Dupioni Silk Curtains

Dupioni silk curtains can be a shimmering, silky curtain or a rough, elegant curtain, depending on what you find that's called dupioni. The term, and thus the fabric, is so undefined and so controversial that it's not clear exactly what it is. But silk is a wonderful fabric, and with lining can make beautiful curtains.

Silk curtains are the ultimate in luxury. There are different grades of silk, and dupioni silk is one of the lowest or the highest, depending on who you ask. Some people swear that dupioni silk curtains are not made with silk at all, but with synthetic fibers such as polyester. That's how confusing dupioni silk curtains can be!

The word "dupioni" itself comes in different spellings including douppioni, doupioni, doppione, dupioni, and dupione. It is pronounced "dew-pee-OWN-ee" and is thought to be of Italian origin. The Italian word "doppione" means "duplicate", and that is plausibly close to dupioni silk's nature.

To be dupioni silk, cloth must be woven from silk fibers taken from two different types of wild silk moth cocoons, according to fashionistas. Hardcore dupioni silk purists insist that only silk from two cocoons that became entangled at the time they were woven by caterpillars can be called dupione silk. But these definitions of dupioni silk do not jibe with the facts of the market place.

Dupione silk is one of the cheapest and most plentiful types of silk. A moment's thought will tell you that wild silk must be more expensive than farm-raised silk, because workers must forage in the woods for wild silk cocoons. Also, it is more trouble to raise and weave together two different types of silk, so silk cloth produced that way must be more expensive. Two different types of silk entangled in the same "duplicate" cocoon is the most uncommon thing of all, so cloth made from that marvel cannot be cheap or plentiful. It is possible that dupione silk once was such a rare and costly material, but today the term has been redefined to mean something cheaper and more common.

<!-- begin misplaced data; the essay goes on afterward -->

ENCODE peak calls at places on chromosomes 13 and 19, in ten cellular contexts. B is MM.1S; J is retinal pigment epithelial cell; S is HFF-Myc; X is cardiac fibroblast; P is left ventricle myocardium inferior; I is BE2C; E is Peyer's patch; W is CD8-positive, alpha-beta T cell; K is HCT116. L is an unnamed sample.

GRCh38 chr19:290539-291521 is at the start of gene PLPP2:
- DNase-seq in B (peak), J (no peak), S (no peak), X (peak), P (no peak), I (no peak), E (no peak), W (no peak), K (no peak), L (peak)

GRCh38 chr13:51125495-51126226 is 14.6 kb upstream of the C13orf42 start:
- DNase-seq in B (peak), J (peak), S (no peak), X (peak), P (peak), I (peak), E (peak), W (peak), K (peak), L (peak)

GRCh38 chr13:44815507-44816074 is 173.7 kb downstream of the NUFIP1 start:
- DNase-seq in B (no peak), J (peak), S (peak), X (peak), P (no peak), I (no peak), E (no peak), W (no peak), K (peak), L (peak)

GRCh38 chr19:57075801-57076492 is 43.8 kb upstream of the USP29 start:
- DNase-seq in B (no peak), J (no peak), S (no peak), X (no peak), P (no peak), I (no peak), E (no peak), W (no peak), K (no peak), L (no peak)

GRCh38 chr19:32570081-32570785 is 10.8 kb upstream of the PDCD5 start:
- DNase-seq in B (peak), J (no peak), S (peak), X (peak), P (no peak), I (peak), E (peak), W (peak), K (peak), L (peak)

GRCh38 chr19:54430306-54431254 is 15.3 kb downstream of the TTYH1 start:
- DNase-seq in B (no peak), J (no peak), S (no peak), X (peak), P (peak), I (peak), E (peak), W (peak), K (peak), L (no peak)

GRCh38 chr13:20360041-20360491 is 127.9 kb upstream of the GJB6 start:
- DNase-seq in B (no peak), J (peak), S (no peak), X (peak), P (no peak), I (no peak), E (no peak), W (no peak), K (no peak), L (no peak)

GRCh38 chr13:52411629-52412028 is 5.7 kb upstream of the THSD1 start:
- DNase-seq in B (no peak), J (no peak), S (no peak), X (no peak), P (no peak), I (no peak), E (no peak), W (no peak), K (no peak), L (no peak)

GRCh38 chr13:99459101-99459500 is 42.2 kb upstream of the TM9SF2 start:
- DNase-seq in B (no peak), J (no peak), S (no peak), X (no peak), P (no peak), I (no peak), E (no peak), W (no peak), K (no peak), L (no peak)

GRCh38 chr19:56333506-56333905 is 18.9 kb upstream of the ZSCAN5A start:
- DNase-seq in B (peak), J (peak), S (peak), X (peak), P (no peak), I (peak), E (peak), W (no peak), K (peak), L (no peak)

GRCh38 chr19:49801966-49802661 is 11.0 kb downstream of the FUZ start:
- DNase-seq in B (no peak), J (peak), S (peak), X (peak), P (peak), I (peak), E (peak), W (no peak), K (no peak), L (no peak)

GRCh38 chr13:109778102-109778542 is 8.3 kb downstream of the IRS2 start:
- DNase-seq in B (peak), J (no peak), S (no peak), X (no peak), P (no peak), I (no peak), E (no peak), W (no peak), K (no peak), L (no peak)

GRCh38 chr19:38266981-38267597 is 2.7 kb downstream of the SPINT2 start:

Modern dupione silk is often woven from broken, coarse cocoons the leftovers and discards of the silk industry. The use of such odds and ends yields a silk of uneven and multi-colored texture. The fashion industry has given the high-falutin' name "dupione" to this basest of all silk cloths. Marketers can get away with such a trick because most people have never seen wild silk, and it’s doubtful that anyone has ever seen a bolt of cloth woven entirely from entangled "duplicate" cocoons. Who's to say that silk obviously woven from vastly different cocoons is not rare and precious dupione silk?

The Thai people say it, for one. In Thailand, where much silk is produced, so-called dupione silk is not called dupione or even "raw silk" or "rough silk". It is simply and honestly referred to as "not smooth" silk.

The word "dupione" has even been co-opted by the synthetic fabrics industry, where some insist that any rough-textured cloth made from uneven polyster threads should be called "dupione".

Despite the fall of dupione silk from mythical treasure to commonplace ersatz, it cannot be denied that dupione silk curtains have an interesting texture and shimmering radiance of colors. Dupione silk curtains can be a delightful addition to your home decor. Just don't let the name or the legends fool you into paying too much for it.